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Langlois proved that staying home can put basketball players on a path to greatness

Langlois proved that staying home can put basketball players on a path to greatness
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Happy Patio Day!!!!!!

Yes, I am irrationally happy to have at least the chance to go sit outside this afternoon and have a couple. I, of course, have been quite able to go sit outside on Super Deck and have a couple every day this spring but it’s not the same. Not even close.

But if you do venture out, two things: Follow the rules and don’t be knuckleheads and take care of your servers, they’ve been out of work for a loooooooong time.

And now, emptying out the notebook and the deep crevices of the mind as we do each Friday.

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I’ve got a piece coming to this space later today on the Canadian team that’s getting ready to start the AmeriCup tournament in Puerto Rico but I’m not sure this point fits in that larger item so here’s as good as any place.

The news yesterday that Miah-Marie Langlois of Windsor is being forced into retirement by lingering injuries was tough to read for a couple of reasons.

First, she’s a delightful and talented player, as tough as they get, a leader on the court and a point guard this team is going to miss.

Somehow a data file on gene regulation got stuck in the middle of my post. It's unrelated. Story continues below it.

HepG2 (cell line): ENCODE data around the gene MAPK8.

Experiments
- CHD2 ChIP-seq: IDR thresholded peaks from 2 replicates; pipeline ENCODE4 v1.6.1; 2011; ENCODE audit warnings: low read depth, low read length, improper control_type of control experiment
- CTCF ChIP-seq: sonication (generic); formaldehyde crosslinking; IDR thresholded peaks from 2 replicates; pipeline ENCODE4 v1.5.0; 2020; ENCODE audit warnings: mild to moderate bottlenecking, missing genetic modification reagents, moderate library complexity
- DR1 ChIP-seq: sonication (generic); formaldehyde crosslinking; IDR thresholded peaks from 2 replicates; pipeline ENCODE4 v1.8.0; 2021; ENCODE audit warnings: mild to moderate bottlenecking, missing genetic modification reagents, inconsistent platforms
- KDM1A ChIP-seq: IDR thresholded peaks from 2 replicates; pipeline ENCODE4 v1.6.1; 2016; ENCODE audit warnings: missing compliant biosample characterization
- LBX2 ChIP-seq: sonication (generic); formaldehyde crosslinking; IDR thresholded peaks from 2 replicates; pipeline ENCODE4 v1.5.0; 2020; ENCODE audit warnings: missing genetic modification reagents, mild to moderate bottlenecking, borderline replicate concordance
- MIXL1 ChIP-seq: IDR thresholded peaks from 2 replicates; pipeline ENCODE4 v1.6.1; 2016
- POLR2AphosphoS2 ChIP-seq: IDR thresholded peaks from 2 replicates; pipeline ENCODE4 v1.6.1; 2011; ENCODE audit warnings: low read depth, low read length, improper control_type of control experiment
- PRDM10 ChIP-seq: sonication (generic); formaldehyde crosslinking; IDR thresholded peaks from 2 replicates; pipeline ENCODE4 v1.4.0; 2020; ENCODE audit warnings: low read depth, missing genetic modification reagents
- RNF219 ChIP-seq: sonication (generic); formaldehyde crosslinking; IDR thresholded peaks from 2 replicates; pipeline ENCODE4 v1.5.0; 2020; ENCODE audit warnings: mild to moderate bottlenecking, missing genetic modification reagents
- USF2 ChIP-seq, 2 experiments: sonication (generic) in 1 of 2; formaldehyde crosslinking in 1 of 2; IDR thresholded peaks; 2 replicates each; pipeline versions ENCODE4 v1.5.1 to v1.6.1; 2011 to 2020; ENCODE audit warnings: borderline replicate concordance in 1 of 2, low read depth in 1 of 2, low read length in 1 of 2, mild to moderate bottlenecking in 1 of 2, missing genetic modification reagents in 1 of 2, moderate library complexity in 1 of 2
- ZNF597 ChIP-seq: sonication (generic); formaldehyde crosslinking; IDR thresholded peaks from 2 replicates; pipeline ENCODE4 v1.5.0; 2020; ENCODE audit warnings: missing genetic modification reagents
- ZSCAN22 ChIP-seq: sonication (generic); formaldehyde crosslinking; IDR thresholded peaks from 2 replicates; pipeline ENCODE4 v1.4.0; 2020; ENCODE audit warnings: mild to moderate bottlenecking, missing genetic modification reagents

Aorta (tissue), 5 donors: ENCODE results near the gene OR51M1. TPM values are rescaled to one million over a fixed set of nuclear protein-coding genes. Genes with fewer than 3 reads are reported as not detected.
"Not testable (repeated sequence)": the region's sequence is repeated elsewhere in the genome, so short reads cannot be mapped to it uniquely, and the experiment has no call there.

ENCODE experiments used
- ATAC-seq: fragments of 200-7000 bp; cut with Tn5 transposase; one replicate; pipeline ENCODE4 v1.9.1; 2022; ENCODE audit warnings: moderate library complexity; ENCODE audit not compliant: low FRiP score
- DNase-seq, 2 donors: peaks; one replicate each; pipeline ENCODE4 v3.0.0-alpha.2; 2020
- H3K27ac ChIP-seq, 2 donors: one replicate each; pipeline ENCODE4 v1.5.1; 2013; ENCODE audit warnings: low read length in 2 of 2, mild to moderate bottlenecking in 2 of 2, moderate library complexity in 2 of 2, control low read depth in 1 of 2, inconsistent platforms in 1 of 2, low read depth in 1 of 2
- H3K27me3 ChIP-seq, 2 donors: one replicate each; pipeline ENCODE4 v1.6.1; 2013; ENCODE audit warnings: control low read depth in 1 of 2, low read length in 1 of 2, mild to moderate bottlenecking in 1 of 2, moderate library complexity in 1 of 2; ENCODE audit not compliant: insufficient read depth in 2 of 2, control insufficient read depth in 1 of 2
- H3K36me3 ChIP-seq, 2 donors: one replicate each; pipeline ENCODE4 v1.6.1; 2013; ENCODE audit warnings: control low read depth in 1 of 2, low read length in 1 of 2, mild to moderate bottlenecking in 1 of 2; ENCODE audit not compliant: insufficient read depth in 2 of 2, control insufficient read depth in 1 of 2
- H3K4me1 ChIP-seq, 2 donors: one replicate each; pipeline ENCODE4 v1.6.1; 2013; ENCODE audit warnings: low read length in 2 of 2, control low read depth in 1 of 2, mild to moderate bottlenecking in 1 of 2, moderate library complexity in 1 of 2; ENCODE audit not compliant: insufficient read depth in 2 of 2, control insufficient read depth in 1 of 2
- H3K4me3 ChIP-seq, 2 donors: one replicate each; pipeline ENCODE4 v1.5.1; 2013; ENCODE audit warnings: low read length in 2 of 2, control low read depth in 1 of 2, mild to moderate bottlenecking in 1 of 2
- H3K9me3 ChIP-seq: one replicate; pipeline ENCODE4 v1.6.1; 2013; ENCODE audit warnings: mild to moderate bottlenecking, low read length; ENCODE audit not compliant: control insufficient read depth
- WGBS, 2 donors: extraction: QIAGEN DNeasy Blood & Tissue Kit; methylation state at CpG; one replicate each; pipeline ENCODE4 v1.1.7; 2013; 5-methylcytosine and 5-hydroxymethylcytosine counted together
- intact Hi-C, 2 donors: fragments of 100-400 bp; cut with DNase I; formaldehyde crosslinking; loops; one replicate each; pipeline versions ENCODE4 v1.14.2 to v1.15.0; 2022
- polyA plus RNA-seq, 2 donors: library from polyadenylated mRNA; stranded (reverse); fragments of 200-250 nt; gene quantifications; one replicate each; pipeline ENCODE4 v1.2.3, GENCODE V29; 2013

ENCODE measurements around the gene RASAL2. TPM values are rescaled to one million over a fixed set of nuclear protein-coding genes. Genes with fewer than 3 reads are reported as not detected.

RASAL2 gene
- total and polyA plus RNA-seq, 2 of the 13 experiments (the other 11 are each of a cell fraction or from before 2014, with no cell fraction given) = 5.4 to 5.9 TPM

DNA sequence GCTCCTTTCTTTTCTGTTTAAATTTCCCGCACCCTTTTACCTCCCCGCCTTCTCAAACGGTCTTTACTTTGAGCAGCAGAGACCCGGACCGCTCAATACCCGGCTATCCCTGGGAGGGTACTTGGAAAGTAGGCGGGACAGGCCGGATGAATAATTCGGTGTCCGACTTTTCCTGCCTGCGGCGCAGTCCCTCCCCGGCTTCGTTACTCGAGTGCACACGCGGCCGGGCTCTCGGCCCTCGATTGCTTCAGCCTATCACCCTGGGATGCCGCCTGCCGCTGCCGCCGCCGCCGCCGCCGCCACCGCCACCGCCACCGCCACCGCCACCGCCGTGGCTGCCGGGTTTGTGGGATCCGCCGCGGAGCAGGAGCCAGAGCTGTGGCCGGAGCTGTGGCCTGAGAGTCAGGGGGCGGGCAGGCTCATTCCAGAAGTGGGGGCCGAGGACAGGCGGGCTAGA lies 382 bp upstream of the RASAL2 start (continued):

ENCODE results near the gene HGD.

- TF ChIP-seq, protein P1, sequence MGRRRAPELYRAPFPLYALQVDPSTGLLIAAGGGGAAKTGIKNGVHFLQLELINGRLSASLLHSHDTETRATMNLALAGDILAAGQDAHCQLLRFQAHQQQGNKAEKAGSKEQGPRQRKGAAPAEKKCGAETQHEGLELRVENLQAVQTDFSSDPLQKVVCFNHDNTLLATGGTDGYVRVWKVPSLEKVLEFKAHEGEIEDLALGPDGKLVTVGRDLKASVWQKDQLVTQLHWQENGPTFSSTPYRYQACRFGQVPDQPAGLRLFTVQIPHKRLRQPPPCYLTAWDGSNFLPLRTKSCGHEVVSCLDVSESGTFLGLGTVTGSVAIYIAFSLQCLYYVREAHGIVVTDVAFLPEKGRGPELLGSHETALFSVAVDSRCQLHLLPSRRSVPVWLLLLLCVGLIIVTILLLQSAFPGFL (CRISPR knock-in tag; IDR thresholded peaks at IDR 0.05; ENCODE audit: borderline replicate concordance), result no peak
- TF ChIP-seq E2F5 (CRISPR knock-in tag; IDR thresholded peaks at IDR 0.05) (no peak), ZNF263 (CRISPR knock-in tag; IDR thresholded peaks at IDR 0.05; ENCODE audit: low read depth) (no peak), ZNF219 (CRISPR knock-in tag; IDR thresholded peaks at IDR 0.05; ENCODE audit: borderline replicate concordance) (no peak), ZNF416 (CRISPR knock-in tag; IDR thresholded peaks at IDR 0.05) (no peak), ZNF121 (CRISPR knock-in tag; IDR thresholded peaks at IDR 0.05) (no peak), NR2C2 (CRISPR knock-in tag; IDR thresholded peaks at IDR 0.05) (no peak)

But, just as important in many ways, is that she’s living proof that there are many tracks to greatness and they start and end at home.

There is no more a true homegrown talent than she is: High school in Windsor, university in Windsor where she was utterly dominant – four U Sports titles, three U Sports final eight MVPs, three defensive player of the year awards – and a Canadian career that included an Olympics and two world championships.

I know she’s not the only Canadian-trained start and I covered Olympic teams in 1996 and 2000 that were full of U Sports players but there is a school of thought that as the game grows and evolves maybe branching out is the best for a talented young player.

As Langlois proved, that’s not always true. These women in this program take great pride in being role models for young girls, Langlois proves that it doesn’t matter where you play because if you’re good, they’ll find you.

Lisa Thomaidis had this to say when we chatted yesterday:

“I’m just so proud of her. Being a coach who coaches in the U Sports system, to see a player take that route and get to the pinnacle of the sport? Just a great role model and I think opened a lot of people’s eyes.

“I think she’s such a proponent for going where it’s the right fit for you to develop as a player and to be able to reach the goals that you set for yourself.
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